I'll wear the same out of style clothes for years to avoid the shopping mall, but whenever I travel someplace, one of the first things I seek out is the local market. It's not that I want to shop, but I love watching the local folks shopping and I learn about the culture and commerce of a place by spending a couple of hours in the local market. Here are some of the reasons I look for a local market as part of my visit to any new place! (if you'd like to see more Market photos from Jeff's recent photo walk in Burlington Vermont click here for the trip report)
1- It's a great place to see and meet locals doing their own shopping and selling.
I always enjoy people watching and if the local market attracts more than tourists. In big tourist areas, there are often tourist or craft markets designed only for tourists, these are ok, but not as interesting as the local markets. In Ecuador, our guide took us to the Otavalo Craft Market, which is really a tourist market, with lots of handicrafts to bring home. While we did purchase several things, our guide also took us off the tourist path to see the food market where locals shop. This gave us a better idea of what the local people eat and see people in their own element bargaining with vendors.
In addition to seeing local folks shopping, I enjoy talking to the local folks selling! We get a chance to find out about their lives and their products. I like to learn how they make the local foods or crafts. Chatting with the ladies of Kuna clan in Panama, at a sidewalk craft market, about how they create their beautiful molas textiles allowed me to bring home not just a souvenir, but also a story of how they are made!
2-It's a way to experience the local agriculture scene even if you can't travel out to the countryside to see farms and fields.
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Many times, our travel plans may include a city stay, but not a lot of time traveling in the countryside. Driving through the countryside or seaside we can usually see what agricultural or fishing industries exist in the area. If we will only be in the city, the local market, where farmers and fisherman bring their wares into the city, are one of the best ways to see what foods people eat and also which ones are important crops. Whether it's cheese and maple syrup in Vermont, or potatoes displayed on a blanket in Zambia, we can get an idea of what is produced locally.
3-It's a way to see and buy local handicrafts.
I may not be a world class shopper, but I almost never leave a local market without some art or craft from the local area. In Cuba, we were only allowed to buy art, music (or rum and cigars, which I had no need for) We visited many local art markets where we were able to see and talk to local artists, and we often found that much of the art allowed locals to express political opinions they might not feel free to express verbally to visitors. Our daughter was able to buy some art featuring a cow, that was pointedly critical of government rations on milk, which now hangs in her Vermont apartment.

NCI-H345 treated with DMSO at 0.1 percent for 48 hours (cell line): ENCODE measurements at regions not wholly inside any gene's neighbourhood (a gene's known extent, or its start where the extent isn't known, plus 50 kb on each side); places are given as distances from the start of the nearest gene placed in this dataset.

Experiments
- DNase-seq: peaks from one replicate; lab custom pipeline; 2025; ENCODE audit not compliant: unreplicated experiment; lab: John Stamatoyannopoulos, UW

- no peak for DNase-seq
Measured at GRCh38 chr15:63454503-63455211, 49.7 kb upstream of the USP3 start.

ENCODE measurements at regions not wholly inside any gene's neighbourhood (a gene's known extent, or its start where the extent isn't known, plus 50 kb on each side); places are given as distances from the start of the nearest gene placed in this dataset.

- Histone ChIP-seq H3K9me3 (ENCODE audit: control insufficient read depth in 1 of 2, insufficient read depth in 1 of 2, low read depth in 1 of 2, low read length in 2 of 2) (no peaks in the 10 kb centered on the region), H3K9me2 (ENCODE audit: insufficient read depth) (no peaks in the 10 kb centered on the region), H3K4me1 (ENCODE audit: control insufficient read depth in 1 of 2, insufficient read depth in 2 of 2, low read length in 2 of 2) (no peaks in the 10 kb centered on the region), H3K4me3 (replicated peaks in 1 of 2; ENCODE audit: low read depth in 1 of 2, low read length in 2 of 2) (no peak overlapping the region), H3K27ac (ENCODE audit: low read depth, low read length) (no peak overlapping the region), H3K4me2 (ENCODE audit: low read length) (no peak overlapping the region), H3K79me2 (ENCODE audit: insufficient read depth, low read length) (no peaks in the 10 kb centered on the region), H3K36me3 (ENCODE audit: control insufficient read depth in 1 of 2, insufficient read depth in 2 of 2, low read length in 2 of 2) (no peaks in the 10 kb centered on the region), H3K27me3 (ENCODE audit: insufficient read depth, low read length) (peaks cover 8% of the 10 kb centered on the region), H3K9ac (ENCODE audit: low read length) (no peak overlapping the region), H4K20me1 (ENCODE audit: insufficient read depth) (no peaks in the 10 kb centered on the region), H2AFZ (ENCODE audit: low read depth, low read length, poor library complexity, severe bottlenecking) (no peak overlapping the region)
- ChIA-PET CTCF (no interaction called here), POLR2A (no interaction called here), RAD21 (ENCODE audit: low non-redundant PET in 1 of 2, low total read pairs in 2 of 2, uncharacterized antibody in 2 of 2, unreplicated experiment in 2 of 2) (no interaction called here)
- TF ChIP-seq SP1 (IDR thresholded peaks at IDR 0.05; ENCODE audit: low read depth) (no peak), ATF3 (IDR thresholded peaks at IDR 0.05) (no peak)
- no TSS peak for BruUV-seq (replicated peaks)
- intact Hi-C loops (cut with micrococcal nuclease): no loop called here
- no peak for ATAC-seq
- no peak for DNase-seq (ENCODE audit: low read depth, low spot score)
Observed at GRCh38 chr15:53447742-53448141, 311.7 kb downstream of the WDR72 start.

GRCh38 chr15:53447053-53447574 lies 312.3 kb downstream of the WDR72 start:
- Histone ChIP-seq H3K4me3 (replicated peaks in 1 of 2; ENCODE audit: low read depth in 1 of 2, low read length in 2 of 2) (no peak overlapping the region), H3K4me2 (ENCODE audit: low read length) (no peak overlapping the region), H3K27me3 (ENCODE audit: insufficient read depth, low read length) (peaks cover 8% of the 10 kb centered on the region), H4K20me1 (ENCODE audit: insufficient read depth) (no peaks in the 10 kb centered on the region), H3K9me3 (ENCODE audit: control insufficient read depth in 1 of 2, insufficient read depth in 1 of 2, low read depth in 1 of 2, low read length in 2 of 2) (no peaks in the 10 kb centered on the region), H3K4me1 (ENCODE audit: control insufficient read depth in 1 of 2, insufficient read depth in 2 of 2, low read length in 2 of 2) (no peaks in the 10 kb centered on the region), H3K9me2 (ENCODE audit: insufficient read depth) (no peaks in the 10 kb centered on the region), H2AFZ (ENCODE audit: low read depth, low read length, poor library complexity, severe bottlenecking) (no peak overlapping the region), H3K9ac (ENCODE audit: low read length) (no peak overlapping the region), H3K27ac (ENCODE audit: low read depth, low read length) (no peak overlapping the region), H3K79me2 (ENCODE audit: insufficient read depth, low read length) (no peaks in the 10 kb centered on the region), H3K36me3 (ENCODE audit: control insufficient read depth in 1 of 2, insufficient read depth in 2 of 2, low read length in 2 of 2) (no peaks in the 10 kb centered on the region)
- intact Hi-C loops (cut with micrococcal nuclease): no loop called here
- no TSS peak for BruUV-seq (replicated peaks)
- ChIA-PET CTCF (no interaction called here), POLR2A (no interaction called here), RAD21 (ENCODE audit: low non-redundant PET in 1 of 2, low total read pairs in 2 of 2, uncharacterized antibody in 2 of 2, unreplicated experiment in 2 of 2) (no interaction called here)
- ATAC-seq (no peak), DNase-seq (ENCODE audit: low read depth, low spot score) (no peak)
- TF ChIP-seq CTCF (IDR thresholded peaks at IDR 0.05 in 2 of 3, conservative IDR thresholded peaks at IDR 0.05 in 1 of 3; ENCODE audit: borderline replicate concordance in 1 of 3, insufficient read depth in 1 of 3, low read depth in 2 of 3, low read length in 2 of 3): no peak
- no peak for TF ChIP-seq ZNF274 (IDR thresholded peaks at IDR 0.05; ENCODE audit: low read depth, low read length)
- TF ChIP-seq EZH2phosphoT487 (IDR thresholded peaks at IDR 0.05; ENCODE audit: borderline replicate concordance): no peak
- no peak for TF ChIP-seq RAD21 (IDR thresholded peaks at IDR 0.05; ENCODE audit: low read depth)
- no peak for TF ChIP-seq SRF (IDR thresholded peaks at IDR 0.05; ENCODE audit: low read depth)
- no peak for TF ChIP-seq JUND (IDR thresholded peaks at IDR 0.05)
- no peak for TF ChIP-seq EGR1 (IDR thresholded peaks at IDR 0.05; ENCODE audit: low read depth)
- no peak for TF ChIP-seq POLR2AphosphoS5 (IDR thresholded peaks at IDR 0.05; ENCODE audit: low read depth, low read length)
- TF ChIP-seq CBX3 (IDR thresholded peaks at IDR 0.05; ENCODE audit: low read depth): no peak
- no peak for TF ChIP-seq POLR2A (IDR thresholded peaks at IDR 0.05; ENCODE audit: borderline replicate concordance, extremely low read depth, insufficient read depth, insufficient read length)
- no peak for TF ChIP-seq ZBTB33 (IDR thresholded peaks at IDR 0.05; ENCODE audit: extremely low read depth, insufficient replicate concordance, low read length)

4-It's a great place to take a break and grab a quick meal.
Here are just a few of the places, I've grabbed a bite at a local market! Pretzels with maple mustard in Burlington VT, in season fruits and vegetables in Cambridge, England, baked goods in Blue Hill, ME and purple cauliflower in Boulder, CO and pomegranates in Istanbul.
In addition to being able to sample some of the same foods the locals enjoy, I also find markets offer and affordable quick meal during a busy touring day, or a place to pick up fresh food and produce to bring back to our hotel room. At the Pikes Place Market in Seattle, I even took advantage of the abundance of tulips in the market in April to brighten up my hotel room.
Whenever I am planning a trip, I always check to see if the place has a public market, most every place does and if my trip coincides with it's hours of operation, I make an effort to add it to my itinerary. It always turns out to be a rewarding way to experience the culture and food of the places I visit. Markets are also a fabulous place to take photographs, although we always ask vendors first, especially when photographing people. Generally, we've found most vendors are happy to allow photos if you make a purchase.
For more market photos from Jeff's photo walk in Burlington, VT click here